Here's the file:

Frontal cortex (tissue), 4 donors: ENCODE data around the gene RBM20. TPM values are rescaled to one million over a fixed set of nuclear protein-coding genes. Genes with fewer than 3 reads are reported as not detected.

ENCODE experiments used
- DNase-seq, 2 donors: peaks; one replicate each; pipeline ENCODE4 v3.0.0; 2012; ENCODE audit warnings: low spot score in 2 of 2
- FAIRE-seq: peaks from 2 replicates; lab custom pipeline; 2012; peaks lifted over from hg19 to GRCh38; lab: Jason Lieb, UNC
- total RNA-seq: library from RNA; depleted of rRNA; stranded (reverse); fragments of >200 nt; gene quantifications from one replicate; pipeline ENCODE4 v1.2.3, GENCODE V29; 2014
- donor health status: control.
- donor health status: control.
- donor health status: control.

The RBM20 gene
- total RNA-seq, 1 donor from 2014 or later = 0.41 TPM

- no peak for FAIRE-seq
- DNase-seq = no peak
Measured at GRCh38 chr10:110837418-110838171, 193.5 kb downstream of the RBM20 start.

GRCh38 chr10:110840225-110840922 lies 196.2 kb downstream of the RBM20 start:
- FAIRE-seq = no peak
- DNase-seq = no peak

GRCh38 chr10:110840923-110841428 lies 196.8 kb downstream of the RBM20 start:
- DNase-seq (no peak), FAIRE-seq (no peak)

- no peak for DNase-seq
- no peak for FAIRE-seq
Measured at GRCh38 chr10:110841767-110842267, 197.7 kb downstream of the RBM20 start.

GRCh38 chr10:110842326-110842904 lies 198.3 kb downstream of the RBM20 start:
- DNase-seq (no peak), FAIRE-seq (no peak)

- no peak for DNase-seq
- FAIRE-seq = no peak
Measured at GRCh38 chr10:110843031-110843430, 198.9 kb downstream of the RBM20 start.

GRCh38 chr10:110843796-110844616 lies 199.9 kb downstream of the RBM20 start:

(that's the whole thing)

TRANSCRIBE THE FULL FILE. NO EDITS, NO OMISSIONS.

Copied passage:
Frontal cortex (tissue), 4 donors: ENCODE data around the gene RBM20. TPM values are rescaled to one million over a fixed set of nuclear protein-coding genes. Genes with fewer than 3 reads are reported as not detected.

ENCODE experiments used
- DNase-seq, 2 donors: peaks; one replicate each; pipeline ENCODE4 v3.0.0; 2012; ENCODE audit warnings: low spot score in 2 of 2
- FAIRE-seq: peaks from 2 replicates; lab custom pipeline; 2012; peaks lifted over from hg19 to GRCh38; lab: Jason Lieb, UNC
- total RNA-seq: library from RNA; depleted of rRNA; stranded (reverse); fragments of >200 nt; gene quantifications from one replicate; pipeline ENCODE4 v1.2.3, GENCODE V29; 2014
- donor health status: control.
- donor health status: control.
- donor health status: control.

The RBM20 gene
- total RNA-seq, 1 donor from 2014 or later = 0.41 TPM

- no peak for FAIRE-seq
- DNase-seq = no peak
Measured at GRCh38 chr10:110837418-110838171, 193.5 kb downstream of the RBM20 start.

GRCh38 chr10:110840225-110840922 lies 196.2 kb downstream of the RBM20 start:
- FAIRE-seq = no peak
- DNase-seq = no peak

GRCh38 chr10:110840923-110841428 lies 196.8 kb downstream of the RBM20 start:
- DNase-seq (no peak), FAIRE-seq (no peak)

- no peak for DNase-seq
- no peak for FAIRE-seq
Measured at GRCh38 chr10:110841767-110842267, 197.7 kb downstream of the RBM20 start.

GRCh38 chr10:110842326-110842904 lies 198.3 kb downstream of the RBM20 start:
- DNase-seq (no peak), FAIRE-seq (no peak)

- no peak for DNase-seq
- FAIRE-seq = no peak
Measured at GRCh38 chr10:110843031-110843430, 198.9 kb downstream of the RBM20 start.

GRCh38 chr10:110843796-110844616 lies 199.9 kb downstream of the RBM20 start: